STORY WRITTEN BY BRIAN BINGAMAN
@brianbingaman on Twitter
The Avenue of the Arts section of Broad Street in Philadelphia has more than 100 plaques, each celebrating music luminaries from the region.
That’s the Philadelphia Music Alliance’s Walk of Fame, which welcomed a Class of 2015 homegrown talent from the worlds of hard rock, jazz, radio, musical theater, hip-hop and R&B.
Before the star-studded induction ceremonies Oct. 26 at the Fillmore Philadelphia, western swing singer Ray Benson, of the band Asleep at the Wheel, was humble-yet-uninhibited in his excitement about being one of the inductees. “You kidding me? What an honor! Billie Holiday, The Roots, Cinderella, Harvey Holiday … and I don’t mean to leave out Andrea,” Benson said, referring to Broadway’s original “Annie,” Andrea McArdle. He even quickly broke into the opening line of “Tomorrow” at the mention of McArdle’s name.
However, he did forget fellow inductees The Trammps, who made the pop charts in the ‘70s with “Hold Back the Night,” “That’s Where the Happy People Go,” and their 1977 single, which became a smash when it was re-released on the “Saturday Night Fever” soundtrack — “Disco Inferno.”
During a reception, before taking the stage during a Walk of Fame gala, The Trammps’ Earl Young, 75, had a noticeable swagger in his step. “I’m making history tonight,” said Young, noting that this is the fifth Philly music walk of fame plaque that he’s had something to do with. Young was also a member of standout recording studio bands MFSB (who scored a hit in their own right with “The Sound of Philadelphia”); Baker, Harris & Young (the rhythm section on hits by The Intruders, The O’Jays, Barbara Mason, Harold Melvin and the Blue Notes, The Three Degrees and The Village People); Salsoul Orchestra (the house band at Sigma Sound Studios); and John Davis & The Monster Orchestra.
Showing support for the house band of his “Tonight Show,” Jimmy Fallon made it down from New York to induct The Roots. “The Roots are Philly. The Roots are my jawn,” Fallon said, drawing loud laughter.
Fallon also joked around with the on-stage band, The Urban Guerilla Orchestra, and poked fun at a certain Canadian rock band. “I first met (The Roots) back in 2008. We were just starting ‘Late Night’ and I needed a band, and I wanted someone cool and exciting; a band that people would want to tune in to see night-in-night-out. So when Nickelback said no …,” he said.
Before Fallon surprised the group on stage with a large plaque celebrating platinum sales for each of their first three albums, band leader Ahmir Khalib “Questlove” Thompson reflected that he didn’t fully appreciate the moment when his father, Lee Andrews, was inducted into the walk of fame. “That day, Tariq (Trotter) and I recorded our very first demo … never thought that that would lead to this moment 25 years later,” he said, thanking the teachers the band had growing up and Lower Gwynedd music producer David Ivory, among others.
“I’m proud to be part of a legacy — y’know — Boyz II Men, Jerry Blavat, Stan Getz, Daryl Hall & John Oates, Teddy Pendergrass, Nina Simone … too many to mention. We’re Philadelphians at heart, no matter where we go in the world.”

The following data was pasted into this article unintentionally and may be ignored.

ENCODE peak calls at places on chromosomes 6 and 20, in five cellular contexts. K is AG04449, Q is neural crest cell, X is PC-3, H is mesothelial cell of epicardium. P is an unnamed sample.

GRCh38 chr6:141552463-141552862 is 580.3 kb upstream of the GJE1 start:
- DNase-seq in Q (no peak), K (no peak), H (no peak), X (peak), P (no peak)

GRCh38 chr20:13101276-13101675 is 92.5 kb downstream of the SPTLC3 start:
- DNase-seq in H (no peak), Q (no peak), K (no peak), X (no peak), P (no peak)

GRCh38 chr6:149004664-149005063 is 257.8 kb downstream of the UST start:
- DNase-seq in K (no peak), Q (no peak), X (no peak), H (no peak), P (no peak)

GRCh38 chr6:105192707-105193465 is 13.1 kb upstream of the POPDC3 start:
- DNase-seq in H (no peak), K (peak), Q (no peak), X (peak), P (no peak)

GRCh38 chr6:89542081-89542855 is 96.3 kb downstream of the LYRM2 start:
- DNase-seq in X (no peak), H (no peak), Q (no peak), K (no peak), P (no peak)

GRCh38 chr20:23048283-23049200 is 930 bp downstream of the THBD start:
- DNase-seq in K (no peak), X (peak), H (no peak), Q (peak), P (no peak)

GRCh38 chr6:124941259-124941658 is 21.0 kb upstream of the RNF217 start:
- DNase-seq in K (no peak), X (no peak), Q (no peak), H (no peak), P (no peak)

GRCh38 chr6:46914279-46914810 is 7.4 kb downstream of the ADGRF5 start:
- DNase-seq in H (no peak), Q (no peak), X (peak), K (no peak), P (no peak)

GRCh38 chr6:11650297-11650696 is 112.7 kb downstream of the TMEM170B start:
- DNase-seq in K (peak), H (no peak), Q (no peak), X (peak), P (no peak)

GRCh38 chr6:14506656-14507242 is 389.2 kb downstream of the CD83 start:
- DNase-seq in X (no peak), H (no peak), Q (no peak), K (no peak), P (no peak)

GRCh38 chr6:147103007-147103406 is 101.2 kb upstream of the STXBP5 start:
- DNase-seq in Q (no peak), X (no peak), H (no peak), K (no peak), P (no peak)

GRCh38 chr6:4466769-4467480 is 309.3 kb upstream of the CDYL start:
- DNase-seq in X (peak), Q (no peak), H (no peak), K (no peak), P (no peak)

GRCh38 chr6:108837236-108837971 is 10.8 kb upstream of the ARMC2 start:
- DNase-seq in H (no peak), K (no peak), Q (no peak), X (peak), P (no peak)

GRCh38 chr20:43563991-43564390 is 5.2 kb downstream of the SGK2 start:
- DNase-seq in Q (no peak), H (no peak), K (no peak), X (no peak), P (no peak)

Singer Dionne Warwick was in town to induct Billie Holiday, who was born in Philadelphia in 1915. She arrived at the Fillmore escorted by Blavat, a radio and “American Bandstand” personality that was part of the walk’s Class of 1993. “Jerry has known me my entire career. My first record, Jerry played it,” Warwick said before the ceremonies.
Blavat himself teamed up with 76ers executive advisor and Philadelphia Sports Hall of Famer Sonny Hill to induct DJ Harvey Holiday of 98.1 WOGL. A veteran of Philadelphia radio, Holiday also was on the air 15 years at WDAS. Besides Blavat and Holiday, other broadcast personalities with their own plaques on the walk include Dick Clark, Michael Douglas, Ed McMahon, Kal Rudman, Joe Grady and Ed Hurst, Hy Lit, Joe Niagara, Georgie Woods, Joe “Butterball” Tamburro, Doug “Jocko” Henderson, and Sid Mark.
Meanwhile, 93.3 WMMR’s Jackie Bam Bam scolded anyone that would call Cinderella a hair band, and recalled being wowed by their theatricality during an early show at the former Empire Rock Club in Northeast Philadelphia.
Unable to attend because of commitments outside the country, Cinderella singer Tom Keifer delivered a speech via prerecorded video. “Our city has such a rich musical heritage. To be considered part of it is quite an honor, and quite humbling,” he said.
Pennsylvania Lieutenant Governor Mike Stack confessed during his remarks that he had a crush on McArdle back in the ‘70s, when she was an 11-year-old superstar, and the youngest performer to be nominated for a Tony Award. Although future Broadway roles would include Ashley in “Starlight Express” and Margy in “State Fair,” it all came back to “Annie” this week, as McArdle put her own grown-up spin on “Tomorrow.” “You can take the girl out of Philly, but do not take Philly out of the girl,” McArdle said to applause and cheers.
Emceeing the evening’s festivities was “Saturday Night Live” alum and actor Joe Piscopo, who sang a Philly-centric, Frank Sinatra-inspired walk of fame tribute song. Despite an awkward sequence that began with making a pass at former “American Idol” finalist Haley Reinhart, as she was walking off stage after singing Billie Holiday’s “God Bless the Child,” Piscopo succeeded as master of ceremonies.
To learn more about the Philadelphia Music Alliance and the Walk of Fame, go to www.pmawalk.org.